The Department of Justice recently filed a complaint to prevent Booz Allen Hamilton’s $440 million acquisition of “agile and innovative” competitor EverWatch, Inc.[1] Among the notable aspects of the complaint is its definition of the relevant market as a single NSA contract and its assertion that the merger agreement itself constituted a violation of Section 1 of the Sherman Act.

Continue Reading DOJ Sues to Block Merger Between Booz Allen Hamilton and EverWatch Based on Antitrust Concerns Relating to Single-Contract Market

Earlier this month, on the eve of the ABA Antitrust Spring Meeting, the Department of Justice Antitrust Division rolled out significant updates to its Leniency Program, most readily discernible through an augmented, plain-language set of 82 Frequently Asked Questions, as well as the Division’s updated Leniency Policies and Procedures and Model Corporate Conditional Leniency Letter.
Continue Reading Updates to DOJ Leniency Policy Further Complicate Decisions to Seek Antitrust Immunity; Some Suggestions from the Field

Many have been wondering when FTC and DOJ will resume granting early termination of the HSR waiting period in deals that present no anticompetitive concerns.  Early termination does not appear to be coming back anytime soon.
Continue Reading FTC, Under Pressure from “Tidal Wave” of HSR Filings, To Begin Issuing Close-At-Your-Own-Risk Letters

On June 22, 2020, Assistant Attorney General Makan Delrahim, head of the Antitrust Division at the Department of Justice, and Jay Clayton, Chairman of the Securities and Exchange Commission, signed a Memorandum of Understanding (“MOU”) concerning “Cooperation with Respect to Promoting Competitive Conditions in the Securities Industry.”
Continue Reading SEC and DOJ Adopt Memorandum of Understanding to Formalize Interagency Cooperation in the Securities Industry

This post has been updated as of March 24, 2020.

On Monday, March 23, it was reported that the U.S. Department of Justice (DOJ) and Federal Trade Commission (FTC) were preparing to announce a streamlined procedure through which companies seeking to collaborate on a response to the coronavirus pandemic may obtain an expedited review and approval of their contemplated venture.  (https://www.bloomberg.com/news/articles/2020-03-23/u-s-to-speed-antitrust-reviews-for-firms-teaming-up-on-virus).  Specifically, the DOJ and FTC are expected to jointly commit to processing and completing reviews of coronavirus-targeted collaborations in one week or less.  The agencies may roll out the details as early as Monday.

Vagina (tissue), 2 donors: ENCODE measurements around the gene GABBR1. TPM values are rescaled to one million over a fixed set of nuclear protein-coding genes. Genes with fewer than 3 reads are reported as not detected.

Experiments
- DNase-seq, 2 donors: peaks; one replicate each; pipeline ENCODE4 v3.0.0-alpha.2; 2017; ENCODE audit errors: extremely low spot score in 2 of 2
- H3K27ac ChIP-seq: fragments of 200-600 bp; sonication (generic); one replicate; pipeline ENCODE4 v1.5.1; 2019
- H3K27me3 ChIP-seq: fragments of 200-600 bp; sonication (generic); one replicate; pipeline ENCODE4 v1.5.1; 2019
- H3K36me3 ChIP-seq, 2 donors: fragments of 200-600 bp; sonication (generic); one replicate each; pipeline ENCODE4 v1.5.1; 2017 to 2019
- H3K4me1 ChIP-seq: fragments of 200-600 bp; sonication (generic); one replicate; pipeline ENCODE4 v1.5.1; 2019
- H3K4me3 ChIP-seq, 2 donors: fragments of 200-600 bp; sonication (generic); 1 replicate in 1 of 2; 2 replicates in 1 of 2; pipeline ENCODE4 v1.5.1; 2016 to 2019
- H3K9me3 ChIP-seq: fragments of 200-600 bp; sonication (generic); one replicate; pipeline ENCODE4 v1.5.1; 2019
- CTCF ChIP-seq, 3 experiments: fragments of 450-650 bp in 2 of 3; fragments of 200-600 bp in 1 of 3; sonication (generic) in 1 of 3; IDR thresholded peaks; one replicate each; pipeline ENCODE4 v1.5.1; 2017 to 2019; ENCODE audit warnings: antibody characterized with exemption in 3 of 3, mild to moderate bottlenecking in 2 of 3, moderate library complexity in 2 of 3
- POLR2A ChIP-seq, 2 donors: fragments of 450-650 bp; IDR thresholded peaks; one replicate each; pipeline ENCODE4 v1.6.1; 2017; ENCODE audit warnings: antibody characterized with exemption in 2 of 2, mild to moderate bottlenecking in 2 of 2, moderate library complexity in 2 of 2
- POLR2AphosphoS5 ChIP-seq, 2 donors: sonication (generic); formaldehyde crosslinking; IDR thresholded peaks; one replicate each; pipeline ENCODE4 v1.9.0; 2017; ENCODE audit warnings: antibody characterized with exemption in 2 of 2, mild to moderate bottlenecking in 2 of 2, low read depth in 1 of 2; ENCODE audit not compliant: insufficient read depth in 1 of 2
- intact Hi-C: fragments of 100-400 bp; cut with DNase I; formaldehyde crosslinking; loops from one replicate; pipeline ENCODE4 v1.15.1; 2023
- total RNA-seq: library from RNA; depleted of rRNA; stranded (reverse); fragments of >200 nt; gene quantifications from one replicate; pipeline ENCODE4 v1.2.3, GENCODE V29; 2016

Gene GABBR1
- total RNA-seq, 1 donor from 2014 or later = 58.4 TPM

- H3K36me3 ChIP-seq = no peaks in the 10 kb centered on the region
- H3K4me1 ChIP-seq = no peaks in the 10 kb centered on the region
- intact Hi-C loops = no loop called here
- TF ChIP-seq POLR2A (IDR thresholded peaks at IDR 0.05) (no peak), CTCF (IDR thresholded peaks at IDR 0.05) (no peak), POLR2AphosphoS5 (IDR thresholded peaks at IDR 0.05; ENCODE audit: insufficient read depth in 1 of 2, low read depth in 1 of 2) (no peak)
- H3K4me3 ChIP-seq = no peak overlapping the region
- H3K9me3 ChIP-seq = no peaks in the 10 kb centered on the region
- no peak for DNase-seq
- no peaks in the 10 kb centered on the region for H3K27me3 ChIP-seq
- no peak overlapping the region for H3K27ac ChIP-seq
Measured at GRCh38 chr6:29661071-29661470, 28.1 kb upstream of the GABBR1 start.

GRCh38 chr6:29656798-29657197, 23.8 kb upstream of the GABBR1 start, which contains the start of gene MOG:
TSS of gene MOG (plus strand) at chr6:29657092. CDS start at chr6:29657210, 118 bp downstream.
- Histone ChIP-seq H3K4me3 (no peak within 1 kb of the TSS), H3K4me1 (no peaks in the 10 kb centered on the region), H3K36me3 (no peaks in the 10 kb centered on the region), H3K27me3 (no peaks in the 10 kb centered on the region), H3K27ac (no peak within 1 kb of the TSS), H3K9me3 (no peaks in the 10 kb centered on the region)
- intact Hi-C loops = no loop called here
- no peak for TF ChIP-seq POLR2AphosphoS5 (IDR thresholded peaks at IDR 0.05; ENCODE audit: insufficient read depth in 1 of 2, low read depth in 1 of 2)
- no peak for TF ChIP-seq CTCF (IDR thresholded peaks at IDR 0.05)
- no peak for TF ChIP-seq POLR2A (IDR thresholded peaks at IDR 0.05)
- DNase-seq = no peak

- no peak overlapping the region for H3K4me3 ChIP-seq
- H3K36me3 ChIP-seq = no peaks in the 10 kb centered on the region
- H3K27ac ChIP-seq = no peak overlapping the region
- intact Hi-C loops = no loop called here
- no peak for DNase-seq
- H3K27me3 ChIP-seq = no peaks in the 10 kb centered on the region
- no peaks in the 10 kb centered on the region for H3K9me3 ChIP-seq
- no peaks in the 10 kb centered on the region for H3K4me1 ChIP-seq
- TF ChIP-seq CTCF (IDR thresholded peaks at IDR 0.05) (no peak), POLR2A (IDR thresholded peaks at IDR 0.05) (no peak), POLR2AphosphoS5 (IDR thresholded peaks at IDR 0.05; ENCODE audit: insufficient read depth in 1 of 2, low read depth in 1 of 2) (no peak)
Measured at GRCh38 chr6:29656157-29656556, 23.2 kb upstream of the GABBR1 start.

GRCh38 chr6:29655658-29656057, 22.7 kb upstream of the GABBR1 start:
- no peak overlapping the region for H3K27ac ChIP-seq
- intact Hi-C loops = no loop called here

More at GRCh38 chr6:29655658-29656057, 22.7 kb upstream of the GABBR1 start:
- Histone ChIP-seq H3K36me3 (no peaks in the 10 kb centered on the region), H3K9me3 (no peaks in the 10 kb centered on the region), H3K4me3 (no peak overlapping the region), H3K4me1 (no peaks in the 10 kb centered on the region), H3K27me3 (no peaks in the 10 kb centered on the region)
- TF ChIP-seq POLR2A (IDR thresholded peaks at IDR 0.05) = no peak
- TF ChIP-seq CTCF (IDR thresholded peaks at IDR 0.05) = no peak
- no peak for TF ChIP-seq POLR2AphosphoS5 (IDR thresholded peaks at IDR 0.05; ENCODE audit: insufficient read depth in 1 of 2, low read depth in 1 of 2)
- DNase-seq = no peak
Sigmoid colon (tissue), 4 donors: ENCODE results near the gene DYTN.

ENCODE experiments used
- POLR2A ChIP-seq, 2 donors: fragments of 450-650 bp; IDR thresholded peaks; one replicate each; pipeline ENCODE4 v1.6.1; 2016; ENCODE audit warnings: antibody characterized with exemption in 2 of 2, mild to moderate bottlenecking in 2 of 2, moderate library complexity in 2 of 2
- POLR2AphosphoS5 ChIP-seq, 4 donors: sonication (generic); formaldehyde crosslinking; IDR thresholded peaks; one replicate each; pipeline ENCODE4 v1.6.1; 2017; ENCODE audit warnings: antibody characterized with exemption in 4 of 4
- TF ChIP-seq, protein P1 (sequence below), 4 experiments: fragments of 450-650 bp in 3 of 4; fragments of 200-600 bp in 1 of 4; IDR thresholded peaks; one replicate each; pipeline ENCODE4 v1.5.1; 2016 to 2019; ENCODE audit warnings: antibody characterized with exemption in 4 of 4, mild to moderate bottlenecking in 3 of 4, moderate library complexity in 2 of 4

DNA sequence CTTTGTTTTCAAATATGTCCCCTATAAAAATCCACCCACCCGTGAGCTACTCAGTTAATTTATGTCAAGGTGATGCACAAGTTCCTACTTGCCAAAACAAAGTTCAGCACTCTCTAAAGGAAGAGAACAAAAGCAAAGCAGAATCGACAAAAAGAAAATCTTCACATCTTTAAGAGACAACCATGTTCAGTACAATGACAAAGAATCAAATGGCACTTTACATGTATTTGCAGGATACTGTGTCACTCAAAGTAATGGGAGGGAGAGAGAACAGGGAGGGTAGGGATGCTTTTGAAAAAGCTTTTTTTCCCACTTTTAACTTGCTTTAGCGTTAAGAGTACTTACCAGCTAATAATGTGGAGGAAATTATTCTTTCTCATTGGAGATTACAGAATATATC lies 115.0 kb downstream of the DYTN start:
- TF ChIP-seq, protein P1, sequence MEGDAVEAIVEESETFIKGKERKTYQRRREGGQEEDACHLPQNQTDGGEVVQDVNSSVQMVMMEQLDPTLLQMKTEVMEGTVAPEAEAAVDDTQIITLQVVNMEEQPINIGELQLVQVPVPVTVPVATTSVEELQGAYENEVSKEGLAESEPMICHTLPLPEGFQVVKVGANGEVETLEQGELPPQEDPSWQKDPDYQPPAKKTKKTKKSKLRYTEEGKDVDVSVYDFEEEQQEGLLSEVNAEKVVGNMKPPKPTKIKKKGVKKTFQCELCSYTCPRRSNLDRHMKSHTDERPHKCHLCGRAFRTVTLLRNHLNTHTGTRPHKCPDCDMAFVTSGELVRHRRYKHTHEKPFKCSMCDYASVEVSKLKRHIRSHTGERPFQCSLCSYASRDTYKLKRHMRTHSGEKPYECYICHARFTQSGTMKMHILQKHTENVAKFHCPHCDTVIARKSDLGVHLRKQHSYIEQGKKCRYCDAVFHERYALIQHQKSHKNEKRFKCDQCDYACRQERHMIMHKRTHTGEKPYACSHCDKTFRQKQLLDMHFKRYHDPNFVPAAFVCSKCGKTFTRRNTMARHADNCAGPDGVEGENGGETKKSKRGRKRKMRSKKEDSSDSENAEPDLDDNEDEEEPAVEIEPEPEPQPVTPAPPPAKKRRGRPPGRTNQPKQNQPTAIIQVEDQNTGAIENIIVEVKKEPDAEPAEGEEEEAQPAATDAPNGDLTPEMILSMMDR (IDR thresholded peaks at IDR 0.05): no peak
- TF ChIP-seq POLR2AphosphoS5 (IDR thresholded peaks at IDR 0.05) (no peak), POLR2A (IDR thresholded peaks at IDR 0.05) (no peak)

Continue Reading U.S. Antitrust Agencies to Streamline Review for COVID-19 Collaborations (UPDATED)

On June 9, 2016, the Antitrust Division of the United States Department of Justice (“DoJ”) filed a complaint against the Charlotte-Mecklenburg Hospital Authority, d/b/a Carolinas Health Care System (“CHS”) in the United States District Court for the Western District of North Carolina. (United States of America and State of North Carolina v. Charlotte Mecklenburg Hospital Authority). The complaint accuses CHS of using “contract restrictions that prohibit commercial health insurers in the Charlotte area from offering patients financial benefits to use less expensive healthcare services offered by CHS’s competitors.” (Complaint, Preamble) In effect, the complaint is attacking a type of widely used contracting provision in which acute care hospital systems seek to prohibit insurance company payors from using “steering” restrictions, which would otherwise be used to steer their insured patients to lower cost healthcare providers, including lower-cost hospitals, in exchange for lower premiums in so-called “narrow network” insurance plans. The complaint then alleges that CHS has an approximately 50% share of the market for acute inpatient hospital care in the Charlotte metropolitan area, allegedly conferring market power on CHS.
Continue Reading U.S. Department of Justice Sues North Carolina Hospital System for Insisting on Anti-Steering Provisions in Insurance Reimbursement Contracts